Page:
Cytokine induced killer cells as promising immunotherapy for solid tumors

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Cytokine-induced killer (CIK) cells are a heterogeneous subset of ex-vivo expanded T lymphocytes which present a mixed T-NK phenotype and are endowed with a MHC-unrestricted antitumor activity. The main functional properties of CIK cells may address some of the main limitations that are currently preventing the successful clinical translation of adoptive immunotherapy strategies. Clinically adequate quantities of immune effectors, sufficient for multiple adoptive infusions, may be obtained based on their relatively easy and inexpensive ex-vivo expansion starting from peripheral blood mononuclear cells. The MHC-unrestricted tumor-killing is mainly based on the interaction between NKG2D molecules on CIK cells and MIC A/B or ULBPs molecules on tumor cells; it has been proved effective against several solid and hematological malignancies and does not require any HLA-restriction increasing the number of patients that might potentially benefit from such approach. Finally, CIK cells present a reduced alloreactivity across HLA-barriers with important clinical implications for their potential use as alternative to conventional Donor Lymphocyte Infusions after allogeneic hemopoietic cell transplant with a reduced risk of GVHD. In the present report we review the main functional characteristics of CIK cells discussing recent findings and future perspectives to improve their antitumor activity and potential clinical applications.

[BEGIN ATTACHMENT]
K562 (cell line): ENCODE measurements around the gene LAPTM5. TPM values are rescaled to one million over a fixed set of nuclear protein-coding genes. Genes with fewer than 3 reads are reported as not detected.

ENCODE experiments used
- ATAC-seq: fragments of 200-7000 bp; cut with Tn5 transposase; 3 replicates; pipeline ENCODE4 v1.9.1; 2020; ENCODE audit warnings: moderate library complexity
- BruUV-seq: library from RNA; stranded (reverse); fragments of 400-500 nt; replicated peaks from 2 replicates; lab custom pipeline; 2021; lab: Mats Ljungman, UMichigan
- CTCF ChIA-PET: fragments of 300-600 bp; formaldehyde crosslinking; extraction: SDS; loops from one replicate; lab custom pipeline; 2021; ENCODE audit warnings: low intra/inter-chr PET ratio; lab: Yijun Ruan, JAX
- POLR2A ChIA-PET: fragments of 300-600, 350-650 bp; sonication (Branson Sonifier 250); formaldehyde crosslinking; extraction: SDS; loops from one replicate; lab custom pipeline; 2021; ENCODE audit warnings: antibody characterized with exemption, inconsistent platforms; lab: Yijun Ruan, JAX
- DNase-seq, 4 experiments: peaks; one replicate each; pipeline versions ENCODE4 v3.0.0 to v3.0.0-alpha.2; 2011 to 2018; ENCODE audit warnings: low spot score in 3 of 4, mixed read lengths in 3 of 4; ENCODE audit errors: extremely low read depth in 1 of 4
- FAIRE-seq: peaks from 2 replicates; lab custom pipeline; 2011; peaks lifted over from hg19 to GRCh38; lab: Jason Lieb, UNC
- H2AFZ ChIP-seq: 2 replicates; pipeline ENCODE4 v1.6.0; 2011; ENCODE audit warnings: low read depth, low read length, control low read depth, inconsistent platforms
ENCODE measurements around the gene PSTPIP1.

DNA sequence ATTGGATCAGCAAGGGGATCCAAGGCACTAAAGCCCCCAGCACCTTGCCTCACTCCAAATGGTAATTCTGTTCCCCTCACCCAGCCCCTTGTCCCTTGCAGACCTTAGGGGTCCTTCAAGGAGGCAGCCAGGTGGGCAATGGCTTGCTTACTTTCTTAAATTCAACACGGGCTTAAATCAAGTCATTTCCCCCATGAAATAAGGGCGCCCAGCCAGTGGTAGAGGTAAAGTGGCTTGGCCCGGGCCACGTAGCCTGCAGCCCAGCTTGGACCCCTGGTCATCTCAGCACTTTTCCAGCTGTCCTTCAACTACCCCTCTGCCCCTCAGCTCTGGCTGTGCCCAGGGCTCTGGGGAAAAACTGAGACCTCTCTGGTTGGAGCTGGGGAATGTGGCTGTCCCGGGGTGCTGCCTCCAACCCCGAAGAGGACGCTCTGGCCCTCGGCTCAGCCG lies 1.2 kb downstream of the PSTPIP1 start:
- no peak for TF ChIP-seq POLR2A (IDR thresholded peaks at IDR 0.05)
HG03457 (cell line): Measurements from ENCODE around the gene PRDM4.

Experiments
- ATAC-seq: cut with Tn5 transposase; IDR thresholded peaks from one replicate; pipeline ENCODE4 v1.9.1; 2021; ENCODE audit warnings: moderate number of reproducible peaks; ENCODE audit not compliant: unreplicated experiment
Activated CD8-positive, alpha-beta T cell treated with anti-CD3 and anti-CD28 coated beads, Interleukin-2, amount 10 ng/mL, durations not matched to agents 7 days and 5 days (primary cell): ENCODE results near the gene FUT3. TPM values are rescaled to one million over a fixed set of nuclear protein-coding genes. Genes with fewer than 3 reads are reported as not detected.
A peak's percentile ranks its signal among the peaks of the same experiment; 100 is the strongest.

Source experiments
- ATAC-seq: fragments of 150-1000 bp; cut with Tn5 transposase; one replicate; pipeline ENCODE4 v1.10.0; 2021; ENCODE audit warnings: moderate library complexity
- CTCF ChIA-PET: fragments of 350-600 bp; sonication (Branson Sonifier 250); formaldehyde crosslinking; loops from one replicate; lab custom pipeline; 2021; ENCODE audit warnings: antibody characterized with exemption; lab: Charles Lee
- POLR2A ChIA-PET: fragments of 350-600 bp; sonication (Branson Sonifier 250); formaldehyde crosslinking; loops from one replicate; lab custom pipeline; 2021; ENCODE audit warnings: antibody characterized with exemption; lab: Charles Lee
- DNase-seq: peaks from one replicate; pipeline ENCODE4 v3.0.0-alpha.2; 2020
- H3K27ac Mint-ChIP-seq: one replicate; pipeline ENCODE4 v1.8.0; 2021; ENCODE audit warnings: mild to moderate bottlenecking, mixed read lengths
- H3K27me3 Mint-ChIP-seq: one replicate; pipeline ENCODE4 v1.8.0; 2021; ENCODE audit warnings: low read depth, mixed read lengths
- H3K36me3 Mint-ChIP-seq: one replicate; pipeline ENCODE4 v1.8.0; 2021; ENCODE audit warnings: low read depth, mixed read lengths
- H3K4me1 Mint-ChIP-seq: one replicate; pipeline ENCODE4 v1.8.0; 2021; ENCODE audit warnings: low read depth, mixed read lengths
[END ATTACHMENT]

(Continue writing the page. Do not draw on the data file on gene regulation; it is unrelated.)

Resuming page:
Original languageEnglish
Pages (from-to)363-368
Number of pages6
JournalJournal of Cancer
Issue number1
Publication statusPublished - 2011


  • Adoptive immunotherapy
  • CIK cells
  • Solid tumors

ASJC Scopus subject areas

  • Oncology


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